The city of Boulder’s population has increased from 86,374 in 1990 to 108,090 in 2016, a 25 percent increase over 26 years. According to the 2010 U.S. Census, Boulder County added an average of 10 residents each day to its community. Just outside Boulder, local communities such as Lafayette and Superior have grown five to 10 times as much. The resulting overcrowding from this expansion is now apparent, the inconvenience palpable. Two major groups with opposing mindsets — Open Boulder and PLAN-Boulder — are addressing this issue in the upcoming November municipal elections. Open Boulder supports responsible growth and a better economy, and it proposes denser urban corridors served by bus rapid transit and other innovative transit solutions. On the other hand, PLAN-Boulder argues for stepping on the brakes of expansion in order to preserve the natural resources and the existing urban infrastructure. Both groups support affordable housing for less-affluent workers, but only Open Boulder can achieve these goals.

Open Boulder believes that change is inevitable, and in this case, growth in Boulder has potential to be positive and powerful. In their vision — for Boulder to be healthy, economically stable and flourishing — Boulder must evolve. PLAN-Boulder is concerned with the overdevelopment of the city. Their main focus is to ensure environmental stability in Boulder, maintain its open space, and make it possible for Boulder’s natural environment and its citizens to coexist.

Managing population growth in an area that is highly sought-after is tricky because limiting the expansion of housing results in making reasonably priced houses and apartments scarce if not nonexistent. According to D.B. Wilson’s data at Re/Max of Boulder, the average price of a single-family home in Boulder is $1,067,231. Housing demand in Boulder is intense, and there is limited development to meet this demand. The natural result is skyrocketing prices limiting the ability of most working-age people to move into the city. Many people who work in Boulder have to commute every day from less-expensive neighboring communities. This creates a lack of community and an economic divide. Solutions to decrease the price of housing include building houses in the remaining available single-family areas and creating taller and denser apartment and condominium communities along corridors. The Boulder City Council wants to preserve the city’s open spaces and keep the 55-foot height ordinance so the view of the Flatirons is not obstructed. The city also adopted the so-called Blue Line in 1959, which prohibits providing municipal water above 5,750 feet in elevation, making it almost impossible to develop beyond that height.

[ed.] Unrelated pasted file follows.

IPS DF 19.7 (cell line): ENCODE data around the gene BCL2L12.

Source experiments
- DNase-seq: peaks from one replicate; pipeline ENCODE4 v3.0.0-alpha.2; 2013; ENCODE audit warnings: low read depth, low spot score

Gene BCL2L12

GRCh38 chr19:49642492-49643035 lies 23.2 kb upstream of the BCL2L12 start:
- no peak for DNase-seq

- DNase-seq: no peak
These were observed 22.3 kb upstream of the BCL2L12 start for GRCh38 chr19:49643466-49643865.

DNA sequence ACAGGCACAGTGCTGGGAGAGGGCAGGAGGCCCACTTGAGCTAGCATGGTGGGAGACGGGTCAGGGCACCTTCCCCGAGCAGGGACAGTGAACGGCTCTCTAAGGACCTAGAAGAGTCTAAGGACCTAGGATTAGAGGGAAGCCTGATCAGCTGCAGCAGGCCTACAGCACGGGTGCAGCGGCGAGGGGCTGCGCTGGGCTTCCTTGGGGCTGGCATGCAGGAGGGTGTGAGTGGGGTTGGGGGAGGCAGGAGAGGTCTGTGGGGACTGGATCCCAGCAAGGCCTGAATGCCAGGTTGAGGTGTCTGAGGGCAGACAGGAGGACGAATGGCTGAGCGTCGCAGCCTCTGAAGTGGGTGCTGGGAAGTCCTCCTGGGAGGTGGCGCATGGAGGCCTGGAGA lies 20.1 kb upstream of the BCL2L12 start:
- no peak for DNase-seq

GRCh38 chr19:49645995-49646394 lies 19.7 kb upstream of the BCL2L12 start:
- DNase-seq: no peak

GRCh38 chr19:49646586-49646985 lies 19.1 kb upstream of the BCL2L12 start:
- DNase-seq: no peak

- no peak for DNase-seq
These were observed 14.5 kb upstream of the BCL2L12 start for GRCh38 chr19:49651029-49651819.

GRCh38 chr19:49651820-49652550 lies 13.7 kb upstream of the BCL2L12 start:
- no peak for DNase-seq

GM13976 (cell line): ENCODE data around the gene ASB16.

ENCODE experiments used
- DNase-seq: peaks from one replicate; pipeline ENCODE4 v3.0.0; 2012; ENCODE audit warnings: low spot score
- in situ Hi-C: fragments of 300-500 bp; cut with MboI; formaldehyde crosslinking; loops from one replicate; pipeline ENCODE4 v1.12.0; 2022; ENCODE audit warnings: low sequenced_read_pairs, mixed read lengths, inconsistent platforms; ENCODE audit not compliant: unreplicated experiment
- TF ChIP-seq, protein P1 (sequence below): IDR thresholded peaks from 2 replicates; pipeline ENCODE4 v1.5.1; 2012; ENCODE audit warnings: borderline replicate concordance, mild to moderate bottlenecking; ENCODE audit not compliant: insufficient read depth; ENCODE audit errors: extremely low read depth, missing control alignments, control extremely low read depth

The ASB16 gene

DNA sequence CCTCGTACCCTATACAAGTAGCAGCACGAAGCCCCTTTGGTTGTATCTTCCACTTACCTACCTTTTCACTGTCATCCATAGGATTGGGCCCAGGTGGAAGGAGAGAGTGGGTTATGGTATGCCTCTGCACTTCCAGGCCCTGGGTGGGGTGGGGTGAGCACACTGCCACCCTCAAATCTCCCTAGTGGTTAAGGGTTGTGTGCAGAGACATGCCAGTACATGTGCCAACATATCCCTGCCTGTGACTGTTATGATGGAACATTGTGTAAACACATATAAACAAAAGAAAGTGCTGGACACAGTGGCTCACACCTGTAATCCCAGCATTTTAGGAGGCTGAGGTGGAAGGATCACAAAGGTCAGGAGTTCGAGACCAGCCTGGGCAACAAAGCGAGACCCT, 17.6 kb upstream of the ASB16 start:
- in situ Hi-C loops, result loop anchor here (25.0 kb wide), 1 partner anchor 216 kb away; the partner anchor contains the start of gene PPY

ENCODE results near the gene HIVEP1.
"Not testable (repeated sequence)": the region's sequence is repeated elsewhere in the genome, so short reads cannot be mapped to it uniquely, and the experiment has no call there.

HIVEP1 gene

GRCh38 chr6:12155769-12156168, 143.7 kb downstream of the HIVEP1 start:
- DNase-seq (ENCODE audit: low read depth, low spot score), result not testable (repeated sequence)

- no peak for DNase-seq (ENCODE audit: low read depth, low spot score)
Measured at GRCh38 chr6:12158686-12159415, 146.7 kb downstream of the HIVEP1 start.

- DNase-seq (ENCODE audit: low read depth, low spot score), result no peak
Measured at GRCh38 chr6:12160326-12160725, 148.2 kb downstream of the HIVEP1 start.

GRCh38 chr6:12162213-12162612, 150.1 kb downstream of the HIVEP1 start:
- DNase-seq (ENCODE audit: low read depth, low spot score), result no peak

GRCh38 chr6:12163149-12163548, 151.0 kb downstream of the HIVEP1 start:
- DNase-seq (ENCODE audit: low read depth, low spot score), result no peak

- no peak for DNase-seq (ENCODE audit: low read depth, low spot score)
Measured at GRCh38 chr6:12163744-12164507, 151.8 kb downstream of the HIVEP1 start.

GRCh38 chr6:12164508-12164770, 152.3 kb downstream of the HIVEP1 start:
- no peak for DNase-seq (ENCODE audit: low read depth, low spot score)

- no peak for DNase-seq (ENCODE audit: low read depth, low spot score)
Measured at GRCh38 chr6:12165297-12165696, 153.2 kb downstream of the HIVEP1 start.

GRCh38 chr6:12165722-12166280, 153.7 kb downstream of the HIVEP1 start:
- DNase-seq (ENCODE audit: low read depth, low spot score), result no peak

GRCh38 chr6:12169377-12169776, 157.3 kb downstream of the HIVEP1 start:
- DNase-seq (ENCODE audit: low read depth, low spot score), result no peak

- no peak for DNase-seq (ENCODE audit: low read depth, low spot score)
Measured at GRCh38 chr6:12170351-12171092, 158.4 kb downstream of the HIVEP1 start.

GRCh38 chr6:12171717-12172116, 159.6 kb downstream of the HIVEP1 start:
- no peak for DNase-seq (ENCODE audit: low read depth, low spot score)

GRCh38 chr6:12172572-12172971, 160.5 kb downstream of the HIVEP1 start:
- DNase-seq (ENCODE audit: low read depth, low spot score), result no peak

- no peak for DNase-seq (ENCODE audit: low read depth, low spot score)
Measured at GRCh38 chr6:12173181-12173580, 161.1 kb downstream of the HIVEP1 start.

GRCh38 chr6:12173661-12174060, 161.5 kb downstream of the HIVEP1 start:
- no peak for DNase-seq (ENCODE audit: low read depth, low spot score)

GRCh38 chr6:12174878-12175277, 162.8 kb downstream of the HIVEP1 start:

If PLAN-Boulder’s slate of candidates is elected to office, City Council will put up many barriers to development so that employers will no longer want to locate in Boulder and developers will no longer see the city as a business opportunity. This means that jobs will disappear, young adults and young families will migrate to other attractive areas that support development, and the aging Boulder citizenry will be forced to fund basic municipal services like water, police, etc. via increased property taxes that may force some seniors out of their homes. There are many examples of senior citizens forced out of their homes due to skyrocketing property taxes in the nation, particularly cities with slow growth. This aging population will not have any young people to take care of them, and the town will lack diversity. In order for the growth to succeed, Boulder will need to figure out how to carefully husband its resources, especially water.

PLAN-Boulder’s proposition will result in a domino effect. Without development of new housing, there will be no new jobs, resulting in no new sales tax, property tax or business. Right now, affordable housing is supported by new development fees, but with no such development, there will be no such fees, with the outcome of no affordable housing. Also, if there is little to no development in Boulder, there will be much higher housing prices and property tax. With these new high prices and no sales tax, there will be no ability to provide services or benefits for the less affluent.

There is nothing wrong with the view that Boulder should not grow, and PLAN-Boulder proposes some good ideas. The problem is that this policy results in loss of sales tax and new development, and thus fees for affordable housing and vastly increased home prices. This creates an unmanageable spiral of costs that creates a neighborhood of wealthy individuals, no economic opportunity and a loss of diversity, energy, children and vibrancy.

Sheridan Gill is a lifelong Boulder resident and a student at the University of Colorado.

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